But what music it is – speaking for itself in hazy bursts. A stream-of-consciousness rap lilts over a strange sonic landscape. It sounds like the jingles of old TV show themes blended with the stomp of a John Bonham drumline or the “Hey-la!” chorus of The Beatles’ “Hello, Goodbye.” Everything comes from somewhere else – even the artists’ stage name is ripped from the title of a Flannery O’Connor novel.
It’s all rhythm and swagger. “I can’t explain why I shine and no one else shines,” a voice says at the outset of “B.I.G. E.G.O.” It definitely shines – and defies explanation.

-Jay Cullis

Wise Blood


Blood Bank EP, Bon Iver

In EP on June 24, 2010 at 6:17 pm

The songs on this EP will put you under a spell. The last song, “Woods,” is a slow, steady mantra: I’m up in the woods, I’m down on my mind. I’m building a still, to slow down the time. It’s multi-layered, voice on top of voice, synthesized. It goes on and on and changes every time. And when it does end, you will have meditated–you will have released any and all clutter. Everything will be simple and calm: still. “Blood Bank,” has a narrative that’s so odd it makes perfect sense: a blood bank could be sexy and significant in so many ways. These aren’t the stories you hear in most songs: they’re complicated and risky. They’re short films. They’ve got characters and situation. They give warnings and advice: mostly, it’s to relax, enjoy, take in. It makes sense that this is considered “extended play,” because it’s unlike anything else: outtakes you like more than the feature film. Bloopers that are eerily stark and telling. Footnotes that explain it all. It’s been a long day or week or life: it’s been full of concentration–it’s been draining. Blood Bank might revive, might add new color.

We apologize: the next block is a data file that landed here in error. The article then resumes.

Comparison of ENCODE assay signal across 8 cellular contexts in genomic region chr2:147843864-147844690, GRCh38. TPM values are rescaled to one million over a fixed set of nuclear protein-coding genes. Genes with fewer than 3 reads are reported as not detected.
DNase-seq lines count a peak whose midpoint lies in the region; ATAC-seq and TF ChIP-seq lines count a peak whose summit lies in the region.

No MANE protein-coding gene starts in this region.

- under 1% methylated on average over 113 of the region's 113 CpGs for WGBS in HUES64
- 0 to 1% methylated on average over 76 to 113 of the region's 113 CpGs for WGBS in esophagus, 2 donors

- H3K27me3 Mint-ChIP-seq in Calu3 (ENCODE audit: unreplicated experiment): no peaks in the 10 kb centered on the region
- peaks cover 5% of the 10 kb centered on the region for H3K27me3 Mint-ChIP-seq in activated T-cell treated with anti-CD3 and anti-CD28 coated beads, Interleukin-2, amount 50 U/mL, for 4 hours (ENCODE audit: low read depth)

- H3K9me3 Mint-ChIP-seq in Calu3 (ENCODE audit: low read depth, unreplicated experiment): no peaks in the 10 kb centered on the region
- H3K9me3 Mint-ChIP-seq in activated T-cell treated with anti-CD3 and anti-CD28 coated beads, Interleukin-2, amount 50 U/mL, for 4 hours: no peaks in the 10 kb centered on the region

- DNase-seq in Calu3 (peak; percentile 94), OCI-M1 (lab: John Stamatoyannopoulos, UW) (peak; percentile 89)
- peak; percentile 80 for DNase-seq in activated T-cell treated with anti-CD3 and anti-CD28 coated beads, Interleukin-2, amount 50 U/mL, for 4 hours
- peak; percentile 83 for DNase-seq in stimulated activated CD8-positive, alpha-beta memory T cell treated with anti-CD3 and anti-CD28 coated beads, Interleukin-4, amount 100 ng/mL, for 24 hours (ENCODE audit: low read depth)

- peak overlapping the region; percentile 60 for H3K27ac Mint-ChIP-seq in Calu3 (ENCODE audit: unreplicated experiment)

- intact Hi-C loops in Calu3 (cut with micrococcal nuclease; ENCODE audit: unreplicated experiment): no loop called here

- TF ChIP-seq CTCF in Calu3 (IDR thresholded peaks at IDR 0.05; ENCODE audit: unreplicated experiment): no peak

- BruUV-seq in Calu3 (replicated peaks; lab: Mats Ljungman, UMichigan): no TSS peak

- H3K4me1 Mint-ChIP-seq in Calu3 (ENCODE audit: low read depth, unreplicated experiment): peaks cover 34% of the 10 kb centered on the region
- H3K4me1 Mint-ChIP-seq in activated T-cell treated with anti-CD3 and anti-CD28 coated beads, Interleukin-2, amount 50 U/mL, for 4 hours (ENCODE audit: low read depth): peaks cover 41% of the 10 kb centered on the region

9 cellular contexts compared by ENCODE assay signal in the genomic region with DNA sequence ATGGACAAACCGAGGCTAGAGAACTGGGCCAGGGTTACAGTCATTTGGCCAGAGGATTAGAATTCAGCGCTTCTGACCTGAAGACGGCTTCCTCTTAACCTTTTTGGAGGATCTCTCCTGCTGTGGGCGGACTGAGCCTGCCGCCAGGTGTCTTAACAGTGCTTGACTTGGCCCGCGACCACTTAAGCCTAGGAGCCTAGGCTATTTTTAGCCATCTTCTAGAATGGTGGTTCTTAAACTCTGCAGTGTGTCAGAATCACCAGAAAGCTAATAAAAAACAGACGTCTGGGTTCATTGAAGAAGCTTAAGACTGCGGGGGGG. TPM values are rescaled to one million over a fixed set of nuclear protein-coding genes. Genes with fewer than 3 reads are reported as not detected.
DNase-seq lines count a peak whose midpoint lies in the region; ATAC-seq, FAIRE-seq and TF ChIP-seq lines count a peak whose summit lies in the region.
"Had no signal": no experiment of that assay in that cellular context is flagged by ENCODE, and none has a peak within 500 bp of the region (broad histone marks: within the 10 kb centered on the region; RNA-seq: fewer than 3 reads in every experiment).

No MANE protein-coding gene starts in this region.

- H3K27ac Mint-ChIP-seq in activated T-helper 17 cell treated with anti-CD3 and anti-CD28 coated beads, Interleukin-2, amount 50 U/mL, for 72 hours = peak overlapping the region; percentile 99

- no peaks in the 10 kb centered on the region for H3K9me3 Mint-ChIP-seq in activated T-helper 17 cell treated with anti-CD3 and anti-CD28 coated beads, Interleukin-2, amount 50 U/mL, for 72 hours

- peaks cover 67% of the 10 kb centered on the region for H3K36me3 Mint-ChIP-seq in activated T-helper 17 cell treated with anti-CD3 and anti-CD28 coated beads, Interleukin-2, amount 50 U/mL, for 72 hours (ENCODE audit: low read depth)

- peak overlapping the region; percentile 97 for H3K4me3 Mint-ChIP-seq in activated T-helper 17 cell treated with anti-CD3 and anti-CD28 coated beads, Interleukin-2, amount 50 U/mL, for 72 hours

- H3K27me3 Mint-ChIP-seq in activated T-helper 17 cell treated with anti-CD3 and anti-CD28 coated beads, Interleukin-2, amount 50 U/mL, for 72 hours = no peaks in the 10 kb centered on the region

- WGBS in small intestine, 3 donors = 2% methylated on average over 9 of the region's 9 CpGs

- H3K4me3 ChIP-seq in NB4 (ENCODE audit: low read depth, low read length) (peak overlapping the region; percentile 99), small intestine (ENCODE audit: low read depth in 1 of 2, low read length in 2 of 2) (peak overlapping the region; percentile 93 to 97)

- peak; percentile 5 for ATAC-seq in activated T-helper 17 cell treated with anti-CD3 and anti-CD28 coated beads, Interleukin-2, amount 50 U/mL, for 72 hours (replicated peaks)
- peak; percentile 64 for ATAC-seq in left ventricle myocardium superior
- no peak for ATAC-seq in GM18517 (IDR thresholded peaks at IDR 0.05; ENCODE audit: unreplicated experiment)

Bon Iver/Jagjaguwar